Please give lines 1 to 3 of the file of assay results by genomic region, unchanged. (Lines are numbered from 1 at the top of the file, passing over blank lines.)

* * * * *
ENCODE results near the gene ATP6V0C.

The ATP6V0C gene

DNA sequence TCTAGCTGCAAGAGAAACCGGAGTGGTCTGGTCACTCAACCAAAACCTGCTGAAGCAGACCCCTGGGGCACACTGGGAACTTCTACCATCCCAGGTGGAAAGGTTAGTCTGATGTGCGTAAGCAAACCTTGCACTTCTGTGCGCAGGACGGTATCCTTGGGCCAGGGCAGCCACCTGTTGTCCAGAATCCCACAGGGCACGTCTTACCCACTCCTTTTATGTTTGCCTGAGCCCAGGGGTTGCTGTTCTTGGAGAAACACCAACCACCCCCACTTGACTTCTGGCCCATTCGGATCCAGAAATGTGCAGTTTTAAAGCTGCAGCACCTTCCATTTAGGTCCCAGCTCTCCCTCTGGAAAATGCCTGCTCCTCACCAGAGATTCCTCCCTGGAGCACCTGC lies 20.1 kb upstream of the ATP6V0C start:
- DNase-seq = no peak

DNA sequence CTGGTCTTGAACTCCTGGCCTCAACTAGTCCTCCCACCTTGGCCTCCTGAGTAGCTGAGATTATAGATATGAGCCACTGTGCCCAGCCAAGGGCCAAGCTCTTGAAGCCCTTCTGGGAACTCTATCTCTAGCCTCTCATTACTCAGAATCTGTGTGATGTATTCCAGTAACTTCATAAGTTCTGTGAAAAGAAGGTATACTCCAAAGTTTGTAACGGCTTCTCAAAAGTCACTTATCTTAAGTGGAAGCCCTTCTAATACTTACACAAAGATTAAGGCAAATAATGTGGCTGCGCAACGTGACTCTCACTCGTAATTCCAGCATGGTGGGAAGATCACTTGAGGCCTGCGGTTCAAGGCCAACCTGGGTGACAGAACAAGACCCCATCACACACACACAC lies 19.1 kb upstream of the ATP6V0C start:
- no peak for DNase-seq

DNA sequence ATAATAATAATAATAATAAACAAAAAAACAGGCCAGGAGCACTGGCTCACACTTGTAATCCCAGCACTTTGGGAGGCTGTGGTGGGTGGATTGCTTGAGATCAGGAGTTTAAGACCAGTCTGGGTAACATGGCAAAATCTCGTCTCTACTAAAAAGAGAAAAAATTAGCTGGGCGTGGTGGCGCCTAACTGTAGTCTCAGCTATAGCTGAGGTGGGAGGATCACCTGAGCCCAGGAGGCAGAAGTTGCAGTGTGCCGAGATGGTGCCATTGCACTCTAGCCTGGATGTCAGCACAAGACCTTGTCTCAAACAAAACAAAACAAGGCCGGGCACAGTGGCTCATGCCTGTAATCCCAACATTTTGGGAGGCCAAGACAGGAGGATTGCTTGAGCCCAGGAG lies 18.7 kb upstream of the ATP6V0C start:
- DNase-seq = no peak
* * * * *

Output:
ENCODE results near the gene ATP6V0C.

The ATP6V0C gene

DNA sequence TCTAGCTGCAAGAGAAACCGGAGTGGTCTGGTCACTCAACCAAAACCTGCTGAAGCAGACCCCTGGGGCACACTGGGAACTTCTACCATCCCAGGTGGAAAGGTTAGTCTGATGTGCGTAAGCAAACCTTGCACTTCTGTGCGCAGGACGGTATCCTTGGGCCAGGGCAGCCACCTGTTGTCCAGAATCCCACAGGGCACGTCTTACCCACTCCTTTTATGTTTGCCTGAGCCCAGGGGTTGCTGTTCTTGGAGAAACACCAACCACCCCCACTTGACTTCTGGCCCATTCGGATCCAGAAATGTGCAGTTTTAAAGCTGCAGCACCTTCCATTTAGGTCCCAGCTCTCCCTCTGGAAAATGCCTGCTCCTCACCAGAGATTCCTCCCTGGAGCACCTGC lies 20.1 kb upstream of the ATP6V0C start: